It is definitely fair to say that over the last few years, beards have been enjoying a renaissance. And while some argue that they’reon their way out, that we have reached ‘peak beard’, I’m here to tell you that facialfuzz will never go out of style. Because although “beard culture” may be a relatively newterm, men’s facial hair has actually been an vital part of cultural and religious identity around the world for centuries. Take Islam for example.
Now, the Quran doesn’t specifically say men should wear beards but the Prophet Mohammed said, “Differ from the polytheists:let your beards (grow), and trim your mustache”. This style – reportedly worn by the Prophet himself some 1,400 years ago – is one that is still rocked by Muslim men today.
Some,even dye theirs with henna like the Prophet used to. And it’s thought that this bright ginger beard was another way that Muslim men could distinguish themselves from Christians and Jews.
Which brings me to the facial landscaping of Hasidic Jews. This ultra-orthodox sect,wear beards along with distinctive clothing and hairstyles.
The look is used to differentiate Hasidic Jews from everyone else, which I actually discussed in a previous video if you want to check it out. Along with being an identifier, some also believe it has a deep spiritual meaning with one Rabbi saying, “The beard is hair that grows down from the head to the rest of the body.
We don’t cut the beard, but rather let it flow freely, to open a direct flow from the ideals and philosophies of our minds into our everyday lifestyle. ” And Hasidic Jews and Muslims are not the only ones who see the beard as a sacred symbol. The Sikhs have men’s facial hair practically written into their scripture.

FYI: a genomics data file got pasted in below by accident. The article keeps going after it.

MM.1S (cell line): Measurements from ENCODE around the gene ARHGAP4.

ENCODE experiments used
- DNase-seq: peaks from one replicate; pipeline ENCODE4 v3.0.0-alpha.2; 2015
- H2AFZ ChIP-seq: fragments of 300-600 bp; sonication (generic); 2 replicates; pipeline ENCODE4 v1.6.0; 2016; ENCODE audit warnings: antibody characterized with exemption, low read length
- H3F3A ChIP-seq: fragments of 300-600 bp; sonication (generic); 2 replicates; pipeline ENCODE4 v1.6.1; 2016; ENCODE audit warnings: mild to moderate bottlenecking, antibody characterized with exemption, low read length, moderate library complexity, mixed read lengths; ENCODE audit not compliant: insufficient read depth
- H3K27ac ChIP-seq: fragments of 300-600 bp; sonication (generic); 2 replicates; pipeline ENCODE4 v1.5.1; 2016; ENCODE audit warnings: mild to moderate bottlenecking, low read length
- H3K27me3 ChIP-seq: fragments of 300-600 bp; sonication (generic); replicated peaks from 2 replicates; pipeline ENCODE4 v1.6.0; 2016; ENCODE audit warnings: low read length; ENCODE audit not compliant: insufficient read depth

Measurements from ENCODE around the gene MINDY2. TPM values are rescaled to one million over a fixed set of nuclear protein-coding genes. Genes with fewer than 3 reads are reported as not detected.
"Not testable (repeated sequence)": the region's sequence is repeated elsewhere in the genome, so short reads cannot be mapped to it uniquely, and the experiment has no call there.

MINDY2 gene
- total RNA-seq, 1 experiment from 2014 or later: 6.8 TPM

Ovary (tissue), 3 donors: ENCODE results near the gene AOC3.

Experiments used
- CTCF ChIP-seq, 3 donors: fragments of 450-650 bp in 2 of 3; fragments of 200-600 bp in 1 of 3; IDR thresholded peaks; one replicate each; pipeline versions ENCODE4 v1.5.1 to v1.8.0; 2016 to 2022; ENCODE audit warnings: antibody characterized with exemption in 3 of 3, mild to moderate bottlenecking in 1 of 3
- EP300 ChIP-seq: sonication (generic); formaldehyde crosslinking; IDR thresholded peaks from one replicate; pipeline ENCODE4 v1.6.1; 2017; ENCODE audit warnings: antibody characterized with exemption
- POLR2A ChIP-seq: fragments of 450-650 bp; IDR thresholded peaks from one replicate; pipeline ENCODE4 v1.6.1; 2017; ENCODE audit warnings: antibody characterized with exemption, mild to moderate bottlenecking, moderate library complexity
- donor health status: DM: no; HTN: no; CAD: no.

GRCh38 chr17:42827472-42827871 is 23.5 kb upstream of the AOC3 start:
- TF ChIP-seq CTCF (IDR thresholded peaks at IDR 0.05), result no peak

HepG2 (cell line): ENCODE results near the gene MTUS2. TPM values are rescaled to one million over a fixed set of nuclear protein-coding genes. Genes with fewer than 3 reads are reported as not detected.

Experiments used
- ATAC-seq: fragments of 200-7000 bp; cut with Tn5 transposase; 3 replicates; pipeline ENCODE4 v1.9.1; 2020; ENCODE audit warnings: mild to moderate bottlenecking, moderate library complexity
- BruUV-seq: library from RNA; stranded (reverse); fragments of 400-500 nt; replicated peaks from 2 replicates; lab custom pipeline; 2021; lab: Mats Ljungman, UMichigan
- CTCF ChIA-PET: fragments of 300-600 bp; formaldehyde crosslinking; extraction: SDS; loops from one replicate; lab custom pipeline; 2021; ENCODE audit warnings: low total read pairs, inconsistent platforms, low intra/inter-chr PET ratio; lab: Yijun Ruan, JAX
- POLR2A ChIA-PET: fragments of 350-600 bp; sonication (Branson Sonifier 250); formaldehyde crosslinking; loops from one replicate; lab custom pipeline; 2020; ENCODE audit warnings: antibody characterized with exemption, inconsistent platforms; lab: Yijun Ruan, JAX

In 1669, one of the ten spiritual founders of the religion, Guru Gobind Singh, is reported to have said“My Sikh shall not use the razor. For him the use of a razor or shaving the chin shall be as sinful as incest. ” Devout Sikhs won’t even cut their hair, believing that their mane is a gift from god.
So what about Christians? I mean Jesus was one of the most famous beard wearers of all time — not to mention Abraham, Solomon and Moses! But, despite these strong endorsements, Christianity has a hard time deciding if beards are saintly or sinful.
The dispute goes back centuries and Pope Alexander III even went as far as to ban beards from the clergy in 1170. But, today, theological beards are a hit with Christian hipsters – with entire blogs dedicated to the cause, quoting St Augustine who said “The beard signifies the courageous; the beard distinguishes the grown men, the earnest, the active, the vigorous.”So there you have it, beards are not a trend, or a fad, they’re a divine gift from the gods. at least, that’s what I like to tell myself!But hey, religious significance doesn’t just stop at beards! Lots of religions have clothes that come with special meaning. One very noticeable group are the Hasidic Jews,who sport appearances that seriously stand out from the rest of society.